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Scheme on Enhancement of Competitiveness in the Indian Capital Goods Sector- Phase-II

  • 31 Jan 2022
  • 4 min read

For Prelims: Capital Goods, Foreign Direct Investment, Free Trade Agreement.

For Mains: Significance of Capital Good Sector in Indian Economy, Government Policies and Interventions.

Why in News

The Ministry of Heavy Industries (MHI) has notified the Scheme on Enhancement of Competitiveness in the Indian Capital Goods Sector- Phase-II for providing assistance to Common Technology Development and Services Infrastructure.

Key Points

  • About:
    • The objective of Phase II of the Scheme is to expand and enlarge the impact created by the Phase I pilot scheme, thereby providing greater impetus through creation of a strong and globally competitive capital goods sector that contributes at least 25% to the manufacturing sector.
      • The scheme on ‘Enhancement of competitiveness in the Indian Capital Goods Sector’ was notified in November, 2014 to encourage technology development and infrastructure creation.
  • Financial Outlay:
    • The scheme has a financial outlay of Rs. 1207 crores with Budgetary support of Rs.975 crore and Industry Contribution of Rs. 232 crore .
  • Components:
    • Identification of Technologies through Technology Innovation Portals.
    • Setting up of four New Advanced Centers of Excellence and augmentation of Existing Centers of Excellence.
    • Promotion of skilling in the Capital Goods Sector–creation of Qualification packages for skill levels 6 and above.
    • Setting up of four Common Engineering Facility Centers (CEFCs) and augmentation of existing CEFCs.
    • Augmentation of Existing Testing and Certification Centers.
    • Setting up of ten Industry Accelerators for Technology Development.

Indian Capital Goods Sector

  • Capital Goods:
    • Capital goods are physical assets that a company uses in the production process to manufacture products and services that consumers will later use.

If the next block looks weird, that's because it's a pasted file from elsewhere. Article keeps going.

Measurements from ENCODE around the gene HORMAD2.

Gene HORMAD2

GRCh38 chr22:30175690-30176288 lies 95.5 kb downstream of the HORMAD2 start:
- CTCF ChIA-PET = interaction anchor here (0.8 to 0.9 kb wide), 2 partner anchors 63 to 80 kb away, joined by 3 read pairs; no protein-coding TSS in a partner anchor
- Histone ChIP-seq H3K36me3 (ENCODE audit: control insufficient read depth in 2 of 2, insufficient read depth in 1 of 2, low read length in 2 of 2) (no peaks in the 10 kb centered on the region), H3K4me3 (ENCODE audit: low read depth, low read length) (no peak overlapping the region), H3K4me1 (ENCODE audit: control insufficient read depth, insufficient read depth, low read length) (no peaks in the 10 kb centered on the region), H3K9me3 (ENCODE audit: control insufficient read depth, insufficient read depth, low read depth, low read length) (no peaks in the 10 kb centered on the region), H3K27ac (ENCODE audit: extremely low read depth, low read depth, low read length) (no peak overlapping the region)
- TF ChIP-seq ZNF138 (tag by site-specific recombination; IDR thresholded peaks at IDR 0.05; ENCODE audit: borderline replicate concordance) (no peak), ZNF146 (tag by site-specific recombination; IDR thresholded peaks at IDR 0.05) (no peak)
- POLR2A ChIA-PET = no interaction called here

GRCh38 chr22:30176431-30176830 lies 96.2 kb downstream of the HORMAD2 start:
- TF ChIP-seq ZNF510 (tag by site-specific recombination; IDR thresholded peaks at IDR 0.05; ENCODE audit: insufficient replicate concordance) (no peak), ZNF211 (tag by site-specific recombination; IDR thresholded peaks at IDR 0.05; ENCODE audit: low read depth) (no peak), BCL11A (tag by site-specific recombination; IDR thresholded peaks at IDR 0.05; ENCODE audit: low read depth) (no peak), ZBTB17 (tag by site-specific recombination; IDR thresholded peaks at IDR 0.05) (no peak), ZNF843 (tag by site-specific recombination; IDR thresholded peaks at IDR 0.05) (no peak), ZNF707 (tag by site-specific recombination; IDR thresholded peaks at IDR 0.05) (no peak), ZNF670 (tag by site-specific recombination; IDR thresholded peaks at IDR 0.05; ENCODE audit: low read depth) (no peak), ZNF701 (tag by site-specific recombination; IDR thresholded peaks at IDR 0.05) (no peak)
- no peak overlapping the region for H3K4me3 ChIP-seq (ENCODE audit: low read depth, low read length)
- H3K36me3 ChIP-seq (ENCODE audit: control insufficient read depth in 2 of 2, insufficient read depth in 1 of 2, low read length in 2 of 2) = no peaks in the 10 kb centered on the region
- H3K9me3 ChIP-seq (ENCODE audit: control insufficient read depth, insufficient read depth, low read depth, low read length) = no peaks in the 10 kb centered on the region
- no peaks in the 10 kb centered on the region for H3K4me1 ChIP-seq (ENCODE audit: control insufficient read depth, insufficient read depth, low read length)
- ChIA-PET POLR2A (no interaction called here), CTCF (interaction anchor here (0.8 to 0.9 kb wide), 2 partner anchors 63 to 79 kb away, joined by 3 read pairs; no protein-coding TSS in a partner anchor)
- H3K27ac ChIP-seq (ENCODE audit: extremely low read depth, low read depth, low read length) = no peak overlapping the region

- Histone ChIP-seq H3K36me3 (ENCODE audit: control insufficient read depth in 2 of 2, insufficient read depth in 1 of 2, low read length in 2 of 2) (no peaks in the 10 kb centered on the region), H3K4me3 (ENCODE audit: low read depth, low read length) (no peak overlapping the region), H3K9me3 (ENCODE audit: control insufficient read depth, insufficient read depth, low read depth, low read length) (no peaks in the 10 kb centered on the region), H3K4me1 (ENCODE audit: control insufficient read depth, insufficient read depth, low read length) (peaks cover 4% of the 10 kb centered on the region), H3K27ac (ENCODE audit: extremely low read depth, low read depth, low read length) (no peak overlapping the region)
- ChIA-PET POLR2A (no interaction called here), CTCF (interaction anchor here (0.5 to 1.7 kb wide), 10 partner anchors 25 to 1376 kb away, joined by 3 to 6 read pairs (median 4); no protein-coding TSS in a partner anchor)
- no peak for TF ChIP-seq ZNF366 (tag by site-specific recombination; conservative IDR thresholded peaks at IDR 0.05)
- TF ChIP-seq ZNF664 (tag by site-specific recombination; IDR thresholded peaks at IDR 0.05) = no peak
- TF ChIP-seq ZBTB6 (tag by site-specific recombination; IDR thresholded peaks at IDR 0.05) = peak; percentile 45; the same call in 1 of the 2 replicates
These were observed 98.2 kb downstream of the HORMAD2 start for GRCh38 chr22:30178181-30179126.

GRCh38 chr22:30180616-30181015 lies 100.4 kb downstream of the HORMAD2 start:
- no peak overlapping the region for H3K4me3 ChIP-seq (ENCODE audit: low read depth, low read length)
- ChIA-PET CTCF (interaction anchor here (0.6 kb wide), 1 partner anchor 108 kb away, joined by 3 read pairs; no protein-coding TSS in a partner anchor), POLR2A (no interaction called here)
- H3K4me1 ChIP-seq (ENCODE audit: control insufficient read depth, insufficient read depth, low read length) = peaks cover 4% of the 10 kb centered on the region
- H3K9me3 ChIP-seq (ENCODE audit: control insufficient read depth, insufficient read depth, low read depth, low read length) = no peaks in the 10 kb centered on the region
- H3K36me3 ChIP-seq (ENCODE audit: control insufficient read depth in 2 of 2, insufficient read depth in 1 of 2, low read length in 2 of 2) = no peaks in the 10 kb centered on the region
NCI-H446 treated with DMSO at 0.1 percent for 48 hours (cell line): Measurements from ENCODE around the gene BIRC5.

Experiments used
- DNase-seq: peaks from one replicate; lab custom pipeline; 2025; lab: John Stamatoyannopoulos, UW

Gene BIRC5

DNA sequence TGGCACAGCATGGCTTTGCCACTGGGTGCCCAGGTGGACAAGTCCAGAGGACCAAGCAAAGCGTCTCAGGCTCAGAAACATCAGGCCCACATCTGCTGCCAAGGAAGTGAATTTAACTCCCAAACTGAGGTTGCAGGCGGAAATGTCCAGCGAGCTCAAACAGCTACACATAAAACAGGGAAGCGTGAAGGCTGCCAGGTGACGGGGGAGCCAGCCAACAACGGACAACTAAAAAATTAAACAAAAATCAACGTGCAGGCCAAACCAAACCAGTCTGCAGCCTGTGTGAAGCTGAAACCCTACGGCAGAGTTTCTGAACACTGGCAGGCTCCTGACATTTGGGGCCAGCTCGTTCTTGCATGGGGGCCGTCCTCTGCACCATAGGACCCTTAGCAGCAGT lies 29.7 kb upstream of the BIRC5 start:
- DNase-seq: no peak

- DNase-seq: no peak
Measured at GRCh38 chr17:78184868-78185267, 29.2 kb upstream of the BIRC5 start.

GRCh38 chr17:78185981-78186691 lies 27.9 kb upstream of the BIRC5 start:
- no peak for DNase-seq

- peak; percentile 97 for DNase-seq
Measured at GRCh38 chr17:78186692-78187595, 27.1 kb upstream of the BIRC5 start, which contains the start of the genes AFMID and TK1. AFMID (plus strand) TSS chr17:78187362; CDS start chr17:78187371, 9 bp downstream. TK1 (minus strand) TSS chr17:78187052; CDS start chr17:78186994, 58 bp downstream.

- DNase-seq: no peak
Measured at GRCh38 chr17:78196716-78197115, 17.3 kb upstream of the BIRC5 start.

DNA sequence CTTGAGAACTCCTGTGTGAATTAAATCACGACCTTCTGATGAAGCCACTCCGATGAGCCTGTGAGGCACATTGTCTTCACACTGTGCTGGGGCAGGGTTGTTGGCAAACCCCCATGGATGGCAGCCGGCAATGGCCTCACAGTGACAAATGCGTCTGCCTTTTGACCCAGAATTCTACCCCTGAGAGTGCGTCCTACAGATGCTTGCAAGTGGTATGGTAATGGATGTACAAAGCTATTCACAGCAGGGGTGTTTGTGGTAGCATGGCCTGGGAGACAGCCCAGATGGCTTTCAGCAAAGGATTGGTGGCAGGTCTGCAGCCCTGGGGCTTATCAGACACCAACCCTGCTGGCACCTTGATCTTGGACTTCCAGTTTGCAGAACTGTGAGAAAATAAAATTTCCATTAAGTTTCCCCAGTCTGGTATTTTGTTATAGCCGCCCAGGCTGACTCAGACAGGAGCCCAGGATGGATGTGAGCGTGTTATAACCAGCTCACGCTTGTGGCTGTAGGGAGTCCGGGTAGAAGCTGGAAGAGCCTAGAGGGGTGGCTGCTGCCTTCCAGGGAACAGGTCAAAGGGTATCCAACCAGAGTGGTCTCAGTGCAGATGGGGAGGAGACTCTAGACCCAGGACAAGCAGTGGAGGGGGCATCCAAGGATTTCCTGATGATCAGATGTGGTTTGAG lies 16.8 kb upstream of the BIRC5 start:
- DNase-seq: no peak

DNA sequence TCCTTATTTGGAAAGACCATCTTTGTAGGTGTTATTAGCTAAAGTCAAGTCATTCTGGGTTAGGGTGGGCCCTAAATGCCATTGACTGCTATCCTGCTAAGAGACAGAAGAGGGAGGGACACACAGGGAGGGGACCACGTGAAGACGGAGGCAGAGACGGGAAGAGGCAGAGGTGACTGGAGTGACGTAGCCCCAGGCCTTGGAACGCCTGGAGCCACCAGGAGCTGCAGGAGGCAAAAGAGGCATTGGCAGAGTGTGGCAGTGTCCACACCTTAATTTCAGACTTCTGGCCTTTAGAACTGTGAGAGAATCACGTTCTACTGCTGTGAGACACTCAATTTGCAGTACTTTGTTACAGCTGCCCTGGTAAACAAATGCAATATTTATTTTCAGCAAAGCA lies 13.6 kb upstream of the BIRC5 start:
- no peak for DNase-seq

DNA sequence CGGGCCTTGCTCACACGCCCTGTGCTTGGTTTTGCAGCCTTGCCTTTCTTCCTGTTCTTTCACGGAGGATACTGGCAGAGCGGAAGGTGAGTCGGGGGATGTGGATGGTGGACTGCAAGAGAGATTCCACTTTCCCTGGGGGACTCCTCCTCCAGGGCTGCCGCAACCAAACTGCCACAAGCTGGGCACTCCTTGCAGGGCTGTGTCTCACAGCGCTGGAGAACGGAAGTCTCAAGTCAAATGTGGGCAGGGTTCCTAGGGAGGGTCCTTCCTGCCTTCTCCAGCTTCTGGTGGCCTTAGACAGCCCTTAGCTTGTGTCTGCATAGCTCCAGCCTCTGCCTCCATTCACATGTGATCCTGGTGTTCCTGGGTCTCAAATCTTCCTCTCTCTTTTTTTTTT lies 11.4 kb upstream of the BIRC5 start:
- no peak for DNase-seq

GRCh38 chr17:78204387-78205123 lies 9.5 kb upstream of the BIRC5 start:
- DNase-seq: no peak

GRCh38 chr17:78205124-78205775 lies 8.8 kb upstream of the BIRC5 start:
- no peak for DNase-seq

• Capital goods include buildings, machinery, equipment, vehicles, and tools.
    • Capital goods are not finished goods, instead, they are used to make finished goods.
    • The Capital Goods sector has a multiplier effect and has bearing on the growth of the user industries as it provides critical input, i.e., machinery and equipment to the remaining sectors covered under the manufacturing activity.
  • Scenario:
    • The capital goods industry contributes 12% to the total manufacturing activity which translates to about 1.8% of GDP.
    • It provides approximately 1.4 mn direct and 7 mn indirect jobs.
  • Related Policies:
    • No industrial license is required for the sector.
    • FDI (Foreign Direct Investment) up to 100% permitted on automatic route (through RBI).
    • Quantum of payment for technology transfer, design & drawing, royalty etc. to the foreign collaborator has no limit.
    • The maximum basic customs duty rate is generally 7.5-10%.
    • India has entered many FTAs (Free Trade Agreements), in which the duty rates are even lower. Lower duty rates are also available under the Project Imports facility.
    • Exports are promoted by allowing duty free imports of raw materials, consumables, components and subassemblies through various schemes of DGFT (Directorate General of Foreign Trade), Ministry of Commerce and Industry.

Source: PIB

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